6. chuck says:

    why cant I find the amp or the values on an EMC G400 I garbaged picked it and it is a G400 150 watts and works……

  7. John DeSantis says:

    I have just purchased an EMC Performer 1 Solid State 150.
    It has two channels with Two inputs with a three position tone switch and a volume treble and bass pot, the channel one switch has selection of;normal, bass and deep bass. the channel two selections are; bright, normal and bass. The on off rotary switch has two ON positions. It was shipped to me in just a cardboard box The stem on a volume pot broke loose in shippment but it works! And sounds better than I hoped it could. It is good to find your pages

  8. Robert says:

    Hello I own a emc B300 just kicks all original but needs to be re-coned.. does anyone kno where I could find the schematics.

  9. daryl says:

    Butch,
    what is the output and impedance of the PA 300 im thinking same as the s300??

  10. pat says:

    just bought a emc head and all it says is the name leo. ever heard of the and whatever info woulk be helpful

  11. Ron Amundson says:

    Just got back from the doc yesterday… 24/7 caregiving eats up a lot of time especially when things get dicey. That being said, I do hope to get back on the Gemini reverse engineering project soon. As far as how helpful or not it will be to your tech, there is a great deal of commonality across the years and some models. I hope to get some documentation published in the very near future.

  12. Ron Amundson says:

    The G400 uses a EPM-165 power module, one of the more common (EMC also used it for guitar, bass, and PA systems, with the only differences being the preamp and signal conditioning (reverb, graphic EQ) stages, albeit some models like the G800 used two of the EPM-165 modules with a much larger power supply. It was the second most powerful module EMC ever built. The last schematic update I could find for the G400 is from 1974.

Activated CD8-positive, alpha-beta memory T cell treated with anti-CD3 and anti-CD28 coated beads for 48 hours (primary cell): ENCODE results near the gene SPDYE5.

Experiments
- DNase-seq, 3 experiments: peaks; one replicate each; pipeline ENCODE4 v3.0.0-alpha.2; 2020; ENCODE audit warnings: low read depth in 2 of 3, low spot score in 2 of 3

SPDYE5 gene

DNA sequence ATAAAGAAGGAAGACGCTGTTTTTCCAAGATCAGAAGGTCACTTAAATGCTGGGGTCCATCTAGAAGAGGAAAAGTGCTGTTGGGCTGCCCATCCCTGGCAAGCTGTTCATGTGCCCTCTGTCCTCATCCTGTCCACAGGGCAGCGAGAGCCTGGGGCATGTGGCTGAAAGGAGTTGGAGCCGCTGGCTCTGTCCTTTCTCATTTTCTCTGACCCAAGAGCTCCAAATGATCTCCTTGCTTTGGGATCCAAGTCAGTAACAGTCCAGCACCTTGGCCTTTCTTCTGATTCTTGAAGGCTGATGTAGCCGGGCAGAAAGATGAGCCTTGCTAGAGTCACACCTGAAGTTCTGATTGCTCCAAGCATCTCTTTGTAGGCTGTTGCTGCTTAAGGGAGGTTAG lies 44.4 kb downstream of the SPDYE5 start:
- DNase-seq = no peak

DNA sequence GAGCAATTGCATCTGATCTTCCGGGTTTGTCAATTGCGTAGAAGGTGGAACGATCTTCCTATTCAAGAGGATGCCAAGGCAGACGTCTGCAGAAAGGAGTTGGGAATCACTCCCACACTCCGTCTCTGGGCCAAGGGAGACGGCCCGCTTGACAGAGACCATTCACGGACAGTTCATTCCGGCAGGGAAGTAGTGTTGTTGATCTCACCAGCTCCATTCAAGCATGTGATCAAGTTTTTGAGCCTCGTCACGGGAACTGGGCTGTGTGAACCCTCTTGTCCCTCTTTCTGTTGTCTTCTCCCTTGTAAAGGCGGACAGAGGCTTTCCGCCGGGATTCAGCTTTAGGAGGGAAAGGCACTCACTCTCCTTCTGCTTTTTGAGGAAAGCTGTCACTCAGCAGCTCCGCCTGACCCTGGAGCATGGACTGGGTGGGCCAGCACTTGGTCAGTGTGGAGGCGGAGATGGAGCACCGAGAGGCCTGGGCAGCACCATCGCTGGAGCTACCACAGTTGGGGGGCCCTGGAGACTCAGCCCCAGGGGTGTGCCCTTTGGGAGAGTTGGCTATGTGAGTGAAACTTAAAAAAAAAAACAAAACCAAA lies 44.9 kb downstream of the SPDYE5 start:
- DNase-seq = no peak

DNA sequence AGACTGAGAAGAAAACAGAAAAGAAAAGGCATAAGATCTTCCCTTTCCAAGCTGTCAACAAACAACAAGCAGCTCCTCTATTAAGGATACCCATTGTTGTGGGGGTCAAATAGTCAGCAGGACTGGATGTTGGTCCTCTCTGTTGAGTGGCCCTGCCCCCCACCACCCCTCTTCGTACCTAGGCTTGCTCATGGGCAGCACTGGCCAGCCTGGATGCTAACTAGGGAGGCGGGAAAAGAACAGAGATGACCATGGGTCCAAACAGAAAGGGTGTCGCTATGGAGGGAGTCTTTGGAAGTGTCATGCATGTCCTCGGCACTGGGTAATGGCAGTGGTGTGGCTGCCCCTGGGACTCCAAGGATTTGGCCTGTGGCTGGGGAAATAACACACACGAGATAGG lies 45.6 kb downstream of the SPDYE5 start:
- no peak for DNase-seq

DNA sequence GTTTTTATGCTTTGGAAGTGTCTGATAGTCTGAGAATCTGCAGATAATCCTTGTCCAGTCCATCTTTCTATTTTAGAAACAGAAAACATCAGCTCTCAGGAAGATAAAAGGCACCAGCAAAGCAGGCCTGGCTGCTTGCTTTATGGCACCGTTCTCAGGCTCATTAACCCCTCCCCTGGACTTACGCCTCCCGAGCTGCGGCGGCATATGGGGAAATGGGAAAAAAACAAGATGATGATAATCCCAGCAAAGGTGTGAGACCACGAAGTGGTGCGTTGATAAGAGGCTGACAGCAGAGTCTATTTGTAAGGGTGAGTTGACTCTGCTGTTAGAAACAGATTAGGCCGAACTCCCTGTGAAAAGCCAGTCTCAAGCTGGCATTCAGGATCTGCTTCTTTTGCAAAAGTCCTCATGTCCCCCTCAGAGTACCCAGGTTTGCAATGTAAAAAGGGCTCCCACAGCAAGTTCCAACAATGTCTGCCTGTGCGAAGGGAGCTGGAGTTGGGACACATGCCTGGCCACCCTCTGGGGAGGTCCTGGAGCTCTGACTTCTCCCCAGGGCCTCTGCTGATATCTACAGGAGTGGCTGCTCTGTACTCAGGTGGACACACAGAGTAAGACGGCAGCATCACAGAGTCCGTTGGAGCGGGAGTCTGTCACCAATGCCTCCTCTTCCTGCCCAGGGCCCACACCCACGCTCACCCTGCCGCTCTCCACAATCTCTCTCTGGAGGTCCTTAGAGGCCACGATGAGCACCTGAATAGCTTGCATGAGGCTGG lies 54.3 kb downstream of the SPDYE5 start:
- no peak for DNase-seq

13. Ron Amundson says:

    Wowzers, that gotta be an early unit, likely with a flat polished front panel as contrasted with the black ones, or the later panels which were cast!!! You have a real find on your hands.

  14. Ron Amundson says:

    There is a fellow that sells copies for a nominal free over at ronsound. I’ve purchased a few of them, and they are pretty much just duplicates of the factory schematics EMC used to include when you bought one new. Ie, they don’t have measurement call outs, parts placements, connector schemes, such as a factory service manual or Sam’s manual of that era would provide. That being said, for the price, when you don’t have anything to work off of, they are quite the bargain. My goal is to make a Sam’s style manual for troubleshooting, and eventually recreate the engineering sheets they likely had. (The true magic of EMC guitar amps is in their use of preselected FETs on the input stage… even more so, how the parameters changed over the years as semiconductor process changed. In the early days when volume was pretty low, my guess is they were manually sorting them… which is why I’ve run into some guys wondering why the tubes on my amp are enclosed. :) As time progressed, I’m sure they speced out a range, which depending on the unit you got some had magic, some were pretty awful, or worse if it was replaced with generic FETs, the sweet sound quality would take a major header.